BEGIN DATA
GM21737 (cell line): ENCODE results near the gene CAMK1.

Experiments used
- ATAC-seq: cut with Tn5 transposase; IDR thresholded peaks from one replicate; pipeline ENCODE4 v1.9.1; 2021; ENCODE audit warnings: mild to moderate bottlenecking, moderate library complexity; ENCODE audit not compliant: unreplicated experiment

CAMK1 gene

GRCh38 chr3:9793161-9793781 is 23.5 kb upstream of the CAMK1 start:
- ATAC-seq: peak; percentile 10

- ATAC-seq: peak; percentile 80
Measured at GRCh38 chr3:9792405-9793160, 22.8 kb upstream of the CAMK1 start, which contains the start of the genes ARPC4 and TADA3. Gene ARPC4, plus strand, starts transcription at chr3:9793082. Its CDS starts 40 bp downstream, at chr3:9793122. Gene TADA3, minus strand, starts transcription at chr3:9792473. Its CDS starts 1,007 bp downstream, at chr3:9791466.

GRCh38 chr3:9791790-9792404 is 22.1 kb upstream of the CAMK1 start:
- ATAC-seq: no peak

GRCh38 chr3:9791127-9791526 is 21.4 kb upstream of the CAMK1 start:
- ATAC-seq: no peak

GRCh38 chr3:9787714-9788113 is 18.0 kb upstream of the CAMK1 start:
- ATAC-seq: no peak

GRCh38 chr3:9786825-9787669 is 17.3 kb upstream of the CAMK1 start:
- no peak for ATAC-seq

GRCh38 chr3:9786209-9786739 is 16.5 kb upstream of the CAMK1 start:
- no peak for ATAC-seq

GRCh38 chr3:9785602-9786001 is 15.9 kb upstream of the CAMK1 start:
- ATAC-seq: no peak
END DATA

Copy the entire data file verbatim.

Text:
GM21737 (cell line): ENCODE results near the gene CAMK1.

Experiments used
- ATAC-seq: cut with Tn5 transposase; IDR thresholded peaks from one replicate; pipeline ENCODE4 v1.9.1; 2021; ENCODE audit warnings: mild to moderate bottlenecking, moderate library complexity; ENCODE audit not compliant: unreplicated experiment

CAMK1 gene

GRCh38 chr3:9793161-9793781 is 23.5 kb upstream of the CAMK1 start:
- ATAC-seq: peak; percentile 10

- ATAC-seq: peak; percentile 80
Measured at GRCh38 chr3:9792405-9793160, 22.8 kb upstream of the CAMK1 start, which contains the start of the genes ARPC4 and TADA3. Gene ARPC4, plus strand, starts transcription at chr3:9793082. Its CDS starts 40 bp downstream, at chr3:9793122. Gene TADA3, minus strand, starts transcription at chr3:9792473. Its CDS starts 1,007 bp downstream, at chr3:9791466.

GRCh38 chr3:9791790-9792404 is 22.1 kb upstream of the CAMK1 start:
- ATAC-seq: no peak

GRCh38 chr3:9791127-9791526 is 21.4 kb upstream of the CAMK1 start:
- ATAC-seq: no peak

GRCh38 chr3:9787714-9788113 is 18.0 kb upstream of the CAMK1 start:
- ATAC-seq: no peak

GRCh38 chr3:9786825-9787669 is 17.3 kb upstream of the CAMK1 start:
- no peak for ATAC-seq

GRCh38 chr3:9786209-9786739 is 16.5 kb upstream of the CAMK1 start:
- no peak for ATAC-seq

GRCh38 chr3:9785602-9786001 is 15.9 kb upstream of the CAMK1 start:
- ATAC-seq: no peak